First DFG-Heinz Maier-Leibnitz Prize online conference

“‘Patient Involvement’ and data protection in medicine and medical research and related Ethical, Legal and Social Issues (ELSI)”

Logo DFG and DWIH Tokyo

Logo DFG and DWIH Tokyo

(30.09.21) The German Centre for Research and Innovation Tokyo (DWIH Tokyo) and the DFG held the first DFG-Heinz Maier-Leibnitz Prize online conference in honour of DFG Heinz Maier-Leibnitz Prize winner 2020, Dr. Fruzsina Molnár-Gábor of Heidelberg Academy of Sciences and Humanities on 17 September 2021. Focussing on ethical, legal, social and data issues, researchers from Germany and Japan discussed current developments in biomedicine and medical research based on a multidisciplinary approach.

The online event opened with a greeting by Dr. Ingrid Krüßmann, Director of DFG Office Japan since 2019. Dr. Krüßmann is also Deputy Head of the International Affairs Division of the DFG as well as German Director of the Sino-German Center for Research Promotion in Beijing. In 2009 she coordinated the planning of the DFG Office Japan. Based on her experience, Dr. Krüßmann emphasised the importance of sound partnership with the funding agencies in Japan – the Japan Society for the Promotion of Science (JSPS), the Japan Science and Technology Agency (JST), and the Japan Agency for Medical Research and Development (AMED).

The topic of the conference was introduced by the MC, Prof. Dr. Ralf Stoecker, Professor for Practical Philosophy at Bielefeld University. As Professor Stoecker has collaborated with colleagues at Sophia University, Hitotsubashi University and the University of Toyama on the topic of human dignity – “songen” in Japanese – his work has links to Japan as well.

In her welcome remarks, DFG Secretary General Dr. Heide Ahrens introduced the Heinz Maier-Leibnitz-Prize and prize-winner Dr. Fruzsina Molnár-Gábor. Dr. Ahrens highlighted the combination of academic excellence, international openness and variety of perspectives which characterised not only Dr. Molnár-Gábor’s cooperation with Prof. Dr. Kazuto Kato at Osaka University in Japan but also the online conference itself.

Professor Kato is currently specialising in research areas such as biomedical ethics, science communication and public policy in the life sciences, but beyond his research activities he is also involved in various national and international projects and academic societies such as the Ethics Committee of Human Genome Organization, and the WHO’s Advisory Committee on Developing Global Standards for Governance and Oversight of Human Genome Editing.

In their talks on “Public interest in genomic medicine” and “Dynamic changes in the governance of medical and genomics research – towards more inclusive and equitable approach”, Dr. Molnár-Gábor and Professor Kato laid the foundations for in-depth, critical discussion of the “Changing landscape of medicine – Genomic technology and patient involvement.”

In the panel discussion, Dr. Solveig Lena Hansen, Lecturer in Ethics at the Faculty for Human and Health Sciences at Bremen University, discussed ethical aspects and posed the question: “Why do we need Patient Involvement”. Dr. Hansen previously conducted research within the DFG funded project “'I would prefer not to'. Organ donation between unease and criticism. A sociological and ethical analysis.”

Ms. Haluna Kawashima, Project Associate Professor at the Keio Global Research Institute (KGRI) in Tokyo, commented on the two talks from a legal perspective based on her research background in the field of platform regulation in terms of democracy, personal liberty, social protection and state sovereignty.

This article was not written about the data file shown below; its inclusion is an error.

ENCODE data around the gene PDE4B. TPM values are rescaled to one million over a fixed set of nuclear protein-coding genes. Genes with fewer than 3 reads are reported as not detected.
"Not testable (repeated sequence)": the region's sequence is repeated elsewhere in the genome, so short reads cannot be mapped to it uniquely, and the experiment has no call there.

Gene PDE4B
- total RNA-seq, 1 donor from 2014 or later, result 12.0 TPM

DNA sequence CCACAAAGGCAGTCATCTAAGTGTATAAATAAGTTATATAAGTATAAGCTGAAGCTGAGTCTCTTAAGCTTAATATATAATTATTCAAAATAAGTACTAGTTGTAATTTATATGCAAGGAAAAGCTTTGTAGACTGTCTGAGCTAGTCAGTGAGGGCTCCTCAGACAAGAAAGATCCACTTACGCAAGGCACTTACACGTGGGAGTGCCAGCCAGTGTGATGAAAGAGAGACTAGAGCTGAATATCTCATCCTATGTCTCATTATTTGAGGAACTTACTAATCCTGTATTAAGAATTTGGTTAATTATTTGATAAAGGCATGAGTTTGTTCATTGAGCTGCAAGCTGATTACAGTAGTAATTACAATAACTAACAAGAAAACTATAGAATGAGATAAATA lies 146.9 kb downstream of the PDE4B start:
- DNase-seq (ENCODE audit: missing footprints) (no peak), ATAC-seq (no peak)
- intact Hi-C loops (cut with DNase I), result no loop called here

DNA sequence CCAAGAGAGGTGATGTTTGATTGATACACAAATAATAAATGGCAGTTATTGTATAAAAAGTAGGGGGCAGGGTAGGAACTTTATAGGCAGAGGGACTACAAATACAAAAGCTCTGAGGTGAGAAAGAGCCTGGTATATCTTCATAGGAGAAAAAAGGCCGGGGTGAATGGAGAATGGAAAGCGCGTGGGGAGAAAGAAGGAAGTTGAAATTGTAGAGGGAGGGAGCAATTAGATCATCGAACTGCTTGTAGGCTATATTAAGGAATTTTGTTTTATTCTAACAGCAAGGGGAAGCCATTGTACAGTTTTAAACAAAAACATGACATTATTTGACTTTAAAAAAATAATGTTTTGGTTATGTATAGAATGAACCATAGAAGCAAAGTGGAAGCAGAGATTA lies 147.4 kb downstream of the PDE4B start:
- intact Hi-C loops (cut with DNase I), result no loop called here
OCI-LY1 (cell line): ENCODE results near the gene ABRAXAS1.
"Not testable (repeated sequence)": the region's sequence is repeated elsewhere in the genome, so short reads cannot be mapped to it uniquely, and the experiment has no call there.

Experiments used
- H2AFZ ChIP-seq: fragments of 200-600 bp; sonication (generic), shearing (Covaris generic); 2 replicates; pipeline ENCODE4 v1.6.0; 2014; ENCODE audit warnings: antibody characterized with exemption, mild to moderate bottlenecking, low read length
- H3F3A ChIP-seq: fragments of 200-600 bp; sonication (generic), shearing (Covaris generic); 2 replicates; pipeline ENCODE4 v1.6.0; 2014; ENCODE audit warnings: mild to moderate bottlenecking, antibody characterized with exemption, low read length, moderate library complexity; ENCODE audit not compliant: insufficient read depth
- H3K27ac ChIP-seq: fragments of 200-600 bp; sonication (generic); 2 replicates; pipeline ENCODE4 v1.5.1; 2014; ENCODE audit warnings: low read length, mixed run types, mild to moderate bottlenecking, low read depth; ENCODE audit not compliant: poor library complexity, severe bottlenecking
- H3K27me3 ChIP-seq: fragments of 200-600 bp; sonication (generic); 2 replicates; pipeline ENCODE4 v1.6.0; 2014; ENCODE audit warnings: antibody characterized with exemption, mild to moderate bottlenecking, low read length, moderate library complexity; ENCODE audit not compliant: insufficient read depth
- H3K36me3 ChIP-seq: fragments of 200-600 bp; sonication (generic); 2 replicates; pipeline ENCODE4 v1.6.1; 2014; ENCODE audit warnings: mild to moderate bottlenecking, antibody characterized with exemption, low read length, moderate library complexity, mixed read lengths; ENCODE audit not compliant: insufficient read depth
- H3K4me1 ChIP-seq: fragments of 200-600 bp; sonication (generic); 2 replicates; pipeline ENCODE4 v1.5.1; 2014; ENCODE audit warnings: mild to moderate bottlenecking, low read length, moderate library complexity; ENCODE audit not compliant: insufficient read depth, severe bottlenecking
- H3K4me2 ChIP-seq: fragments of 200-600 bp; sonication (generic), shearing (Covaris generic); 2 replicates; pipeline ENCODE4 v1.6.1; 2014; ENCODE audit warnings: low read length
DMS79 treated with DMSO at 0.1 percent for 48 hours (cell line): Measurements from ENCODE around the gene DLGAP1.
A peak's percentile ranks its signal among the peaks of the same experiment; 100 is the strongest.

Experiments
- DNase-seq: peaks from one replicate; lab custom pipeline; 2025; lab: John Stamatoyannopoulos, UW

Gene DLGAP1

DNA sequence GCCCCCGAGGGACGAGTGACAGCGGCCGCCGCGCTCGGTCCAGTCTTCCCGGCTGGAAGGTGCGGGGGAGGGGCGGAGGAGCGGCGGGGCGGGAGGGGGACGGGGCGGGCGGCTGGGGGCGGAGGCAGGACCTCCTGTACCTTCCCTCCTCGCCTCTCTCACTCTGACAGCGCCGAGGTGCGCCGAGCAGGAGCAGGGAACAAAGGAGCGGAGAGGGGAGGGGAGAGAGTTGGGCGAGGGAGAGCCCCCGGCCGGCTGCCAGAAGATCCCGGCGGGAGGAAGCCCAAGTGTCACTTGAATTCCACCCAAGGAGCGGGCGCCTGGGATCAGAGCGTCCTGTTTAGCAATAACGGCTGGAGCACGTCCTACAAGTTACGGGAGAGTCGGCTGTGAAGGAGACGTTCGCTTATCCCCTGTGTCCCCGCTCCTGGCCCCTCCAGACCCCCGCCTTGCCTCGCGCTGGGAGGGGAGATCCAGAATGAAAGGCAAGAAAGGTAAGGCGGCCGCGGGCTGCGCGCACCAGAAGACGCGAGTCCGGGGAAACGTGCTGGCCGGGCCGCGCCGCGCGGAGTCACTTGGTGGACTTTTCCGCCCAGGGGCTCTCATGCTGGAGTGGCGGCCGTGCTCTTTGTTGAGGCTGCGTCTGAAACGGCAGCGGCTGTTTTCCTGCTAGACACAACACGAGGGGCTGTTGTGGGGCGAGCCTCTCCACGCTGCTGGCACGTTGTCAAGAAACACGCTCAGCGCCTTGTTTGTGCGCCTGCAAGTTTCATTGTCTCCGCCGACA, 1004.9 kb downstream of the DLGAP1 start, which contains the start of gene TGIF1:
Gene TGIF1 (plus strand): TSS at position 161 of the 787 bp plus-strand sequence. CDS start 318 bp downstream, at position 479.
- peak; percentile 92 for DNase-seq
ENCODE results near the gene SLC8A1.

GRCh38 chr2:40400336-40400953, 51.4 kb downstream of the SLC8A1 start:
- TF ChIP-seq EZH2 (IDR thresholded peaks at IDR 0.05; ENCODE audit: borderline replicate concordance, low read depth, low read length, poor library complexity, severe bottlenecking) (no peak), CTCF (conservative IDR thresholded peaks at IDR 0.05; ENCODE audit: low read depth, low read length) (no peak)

From the perspective of the social sciences, Prof. Dr. Kaori Sasaki of Sapporo Medical University pointed out three aspects that play a crucial role when storing digital patient data: public interest, equity and participation matters and consent. Professor Sasaki’s research involves an international comparison of the opportunities for participation among marginalised groups such as those without health insurance.

Finally, Prof. Dr. Soichi Ogishima of Tohoku University in Sendai elaborated on data issues based on his work at the Tohoku Medical Megabank Organization, which has a genomic data pool of 140,000 data donors. As he sees it, reciprocity and diversity are important for international cooperation. However, a key aspect for the Tohoku Medical Megabank Organization is public interest, because besides being a place of data storage, the Megabank above all has a responsibility to build trust.
In the subsequent open and multidisciplinary discussion, MC Professor Stoecker linked the diverse approaches of all the speakers and raised questions for the subsequent group discussions in the break-out session. The discussions were channelled and intensified in three groups focusing on the subject areas Legal/Data Issues, Bioethics/Ethical Issues, and Legal/Social Issues.

This bilateral online conference showed that when it comes to questions regarding scientific approaches in the area of patient involvement such as how to integrate patients in the planning of research projects as well as more philosophical questions on the role of trust, the debate greatly benefits from international comparison and multiple angles.

Furthermore, it became clear that there is much potential for cooperation and further exchange on ELSI issues, specifically in the area of bioethics and ethic in medicine. This first DFG-Heinz Maier-Leibnitz Prize online conference revealed opportunities for multidisciplinary and international approaches to intensify debate on unresolved questions, drawing on the multiple perspectives of the different research areas.

A video of the talks and panel discussion of the online conference is available on DWIH Tokyo’s YouTube channel (the break-out session with group discussions has not been archived).